Angelica Torn @ The Bosco Theatre
3:00pm, Thu 9 Mar 2006
My prior knowledge of Sylvia Plath’s work was limited to the fact that she’d written a short story called “Johnny Panic and the Bible of Dreams”, the title of which inspired one of the more brilliant stars in Tears For Fears’ catalogue. For that reason, and that reason alone, her name has always piqued my curiosity; and usually my judgment’s pretty good on such trivial connections. So when I spied the précis for Edge – her own story, told on the day she committed suicide – I marked it down as a must-see.
Written from the perspective of Plath on the day of her suicide (but with knowledge of future events), Edge is essentially a tale of the men in her life: her husband, poet Ted Hughes, and her father, who died when she was eight. Her disapproving mother and the trials of her own mental anguish also feature highly, but the first time that Ted is mentioned you can sense the bitterness and hatred and longing that Plath still holds.
Emotionally battered after the death of her domineering and emotionally distant father, Plath’s seemingly unflappable exterior masked an internal demolition job. Her inability to deal with failure in her search for perfection led to self-mutilation, suicide attempts and, eventually, psychiatric hospitalisation – the scenes describing two of her psychiatrists (including “Doctor Horror”) are alternatively painful and humorous. Once she meets Ted Hughes, the emotional replacement for her father, the tale becomes even more (if that seems possible) twisted and bitter; their animalistic relationship, the physical abuse, Ted’s jealousy of her (Plath was a better poet than Hughes… and both of them knew it), Ted’s mother’s (!) jealousy of Plath… it’s a veritable bucket of nastiness.
Moving to England at Ted’s request, despite disliking the land and its people intensely (“why do they allow teeth to rot in their mouths?”), she bore two children by Ted – only to see Ted leave her for the comic relief of the performance, Assia. The venom spat forth in the name of “the Cow” seems never-ending; in the end, with Ted and Assia urging Plath to kill herself, it seems completely justified, especially given her persistent longing for Ted, even after feeling so utterly betrayed.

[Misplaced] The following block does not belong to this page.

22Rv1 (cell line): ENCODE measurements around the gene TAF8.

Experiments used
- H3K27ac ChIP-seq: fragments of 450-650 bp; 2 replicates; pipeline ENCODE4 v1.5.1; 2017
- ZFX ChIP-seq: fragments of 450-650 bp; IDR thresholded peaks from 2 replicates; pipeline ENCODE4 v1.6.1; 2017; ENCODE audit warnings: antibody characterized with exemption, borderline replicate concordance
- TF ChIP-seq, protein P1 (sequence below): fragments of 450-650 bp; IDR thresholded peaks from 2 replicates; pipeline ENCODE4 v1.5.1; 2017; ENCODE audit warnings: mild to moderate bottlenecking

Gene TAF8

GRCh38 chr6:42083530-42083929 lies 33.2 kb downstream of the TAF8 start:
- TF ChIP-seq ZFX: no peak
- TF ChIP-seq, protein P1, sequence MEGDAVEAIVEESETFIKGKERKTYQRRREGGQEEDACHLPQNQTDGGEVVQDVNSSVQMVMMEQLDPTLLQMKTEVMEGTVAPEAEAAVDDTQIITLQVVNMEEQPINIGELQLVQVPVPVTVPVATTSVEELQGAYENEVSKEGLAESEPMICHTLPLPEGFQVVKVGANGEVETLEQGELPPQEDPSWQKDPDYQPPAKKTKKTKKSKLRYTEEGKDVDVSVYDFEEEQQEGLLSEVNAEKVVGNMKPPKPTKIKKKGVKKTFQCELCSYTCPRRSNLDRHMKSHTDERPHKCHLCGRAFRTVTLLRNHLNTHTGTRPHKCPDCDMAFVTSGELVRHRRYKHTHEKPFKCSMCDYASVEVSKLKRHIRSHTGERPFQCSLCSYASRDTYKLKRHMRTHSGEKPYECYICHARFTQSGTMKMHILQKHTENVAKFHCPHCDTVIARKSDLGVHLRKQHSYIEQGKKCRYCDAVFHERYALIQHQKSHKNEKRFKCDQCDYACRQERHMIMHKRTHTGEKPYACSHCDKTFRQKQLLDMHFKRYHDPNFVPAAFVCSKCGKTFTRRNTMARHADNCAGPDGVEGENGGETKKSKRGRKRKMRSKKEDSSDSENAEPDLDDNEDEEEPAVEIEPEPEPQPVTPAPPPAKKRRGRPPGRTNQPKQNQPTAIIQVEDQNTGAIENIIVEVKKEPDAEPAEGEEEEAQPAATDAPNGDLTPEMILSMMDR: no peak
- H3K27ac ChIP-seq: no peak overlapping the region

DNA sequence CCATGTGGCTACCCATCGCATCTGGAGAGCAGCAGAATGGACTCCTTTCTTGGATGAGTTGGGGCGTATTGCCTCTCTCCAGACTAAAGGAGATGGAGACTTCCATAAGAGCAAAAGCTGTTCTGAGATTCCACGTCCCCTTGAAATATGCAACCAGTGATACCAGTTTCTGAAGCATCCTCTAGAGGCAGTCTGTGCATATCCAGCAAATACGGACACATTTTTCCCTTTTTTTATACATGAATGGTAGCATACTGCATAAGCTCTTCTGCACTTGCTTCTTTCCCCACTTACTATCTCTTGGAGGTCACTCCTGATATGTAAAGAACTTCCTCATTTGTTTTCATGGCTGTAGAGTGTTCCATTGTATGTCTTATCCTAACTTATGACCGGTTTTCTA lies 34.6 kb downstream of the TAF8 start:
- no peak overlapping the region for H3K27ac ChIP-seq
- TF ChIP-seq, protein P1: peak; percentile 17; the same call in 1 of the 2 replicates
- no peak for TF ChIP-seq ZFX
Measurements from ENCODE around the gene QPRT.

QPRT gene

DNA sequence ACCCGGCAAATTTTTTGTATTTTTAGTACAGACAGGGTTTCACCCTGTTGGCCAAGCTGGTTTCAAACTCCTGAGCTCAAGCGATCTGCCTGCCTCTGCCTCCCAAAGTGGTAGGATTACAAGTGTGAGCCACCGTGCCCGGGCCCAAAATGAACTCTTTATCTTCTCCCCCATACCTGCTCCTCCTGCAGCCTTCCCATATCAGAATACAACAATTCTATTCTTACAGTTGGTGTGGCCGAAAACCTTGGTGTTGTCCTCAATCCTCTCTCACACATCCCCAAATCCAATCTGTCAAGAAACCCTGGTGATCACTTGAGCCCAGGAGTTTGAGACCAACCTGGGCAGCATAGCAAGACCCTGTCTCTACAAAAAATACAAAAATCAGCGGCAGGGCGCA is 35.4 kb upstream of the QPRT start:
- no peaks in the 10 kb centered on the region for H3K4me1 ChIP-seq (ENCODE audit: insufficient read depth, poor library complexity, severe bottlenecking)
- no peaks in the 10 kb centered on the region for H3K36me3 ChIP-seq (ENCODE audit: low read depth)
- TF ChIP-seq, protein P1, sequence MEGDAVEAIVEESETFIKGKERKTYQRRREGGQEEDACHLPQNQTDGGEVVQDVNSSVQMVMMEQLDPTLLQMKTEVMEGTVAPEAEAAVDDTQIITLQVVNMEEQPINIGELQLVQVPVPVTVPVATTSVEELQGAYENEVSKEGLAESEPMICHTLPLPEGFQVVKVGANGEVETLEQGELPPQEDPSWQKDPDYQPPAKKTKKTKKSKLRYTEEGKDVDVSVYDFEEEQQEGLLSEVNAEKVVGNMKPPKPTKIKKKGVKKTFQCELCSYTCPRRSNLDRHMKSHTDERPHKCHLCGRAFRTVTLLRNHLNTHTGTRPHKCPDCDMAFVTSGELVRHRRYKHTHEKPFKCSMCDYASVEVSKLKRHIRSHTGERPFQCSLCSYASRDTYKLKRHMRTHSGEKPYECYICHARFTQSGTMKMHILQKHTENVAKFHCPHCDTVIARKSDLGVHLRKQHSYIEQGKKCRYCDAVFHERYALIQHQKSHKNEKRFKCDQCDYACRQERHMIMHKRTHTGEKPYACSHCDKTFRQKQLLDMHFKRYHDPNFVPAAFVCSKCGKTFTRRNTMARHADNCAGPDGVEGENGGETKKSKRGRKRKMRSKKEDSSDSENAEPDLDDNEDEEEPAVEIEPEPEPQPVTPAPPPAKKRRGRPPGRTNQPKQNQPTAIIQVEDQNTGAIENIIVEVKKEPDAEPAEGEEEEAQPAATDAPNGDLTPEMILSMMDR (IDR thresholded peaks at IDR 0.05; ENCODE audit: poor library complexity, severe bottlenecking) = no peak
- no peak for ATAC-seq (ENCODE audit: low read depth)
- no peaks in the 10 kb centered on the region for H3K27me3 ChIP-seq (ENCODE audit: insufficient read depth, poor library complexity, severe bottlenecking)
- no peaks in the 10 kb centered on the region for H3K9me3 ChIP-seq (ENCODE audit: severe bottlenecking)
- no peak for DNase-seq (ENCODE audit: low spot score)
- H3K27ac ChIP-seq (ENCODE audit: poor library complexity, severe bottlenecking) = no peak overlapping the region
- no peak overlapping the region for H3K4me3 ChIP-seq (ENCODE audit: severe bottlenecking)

The first thing you sense about Angelica Torn as she takes to the stage as Sylvia is that she’s good. Damn good. Sure, you know she’s won Best Actress awards for this piece, but her cheeky laugh and forthright nature wins you over immediately. The explosion at her father’s grave is startling; the loss of her microphone midway into the second act didn’t phase her at all. And she’s either performed for two hours suffering from the flu, or has produced the finest theatrical rendition of pneumonia I’ve ever seen – either way, a huge accomplishment.
The only fault that can be levelled at this production is in its location – the Bosco Theatre. Wedged in the corner of the Garden of Unearthly Delights, it contains the most uncomfortable seating known to man – not good for two-hour performances – and is surrounded by walls that are good for only two things: letting external sound and heat in. Thus, the choice had to be made between seeing Edge (a) in the middle of the day, with street noise and sun overhead; or (2) in the evening, with lessened (but still stagnant) heat and carnival noises permeating the tale of a tortured poet. It’s a real cleft stick; I believe the afternoon was the better option (but then we wound up with mike problems. Ho, hum).
Still, this was a superb production, let down only by the old adage “location, location, location”. Put this in the Little Theatre and tickets would – quite rightly – go like wildfire.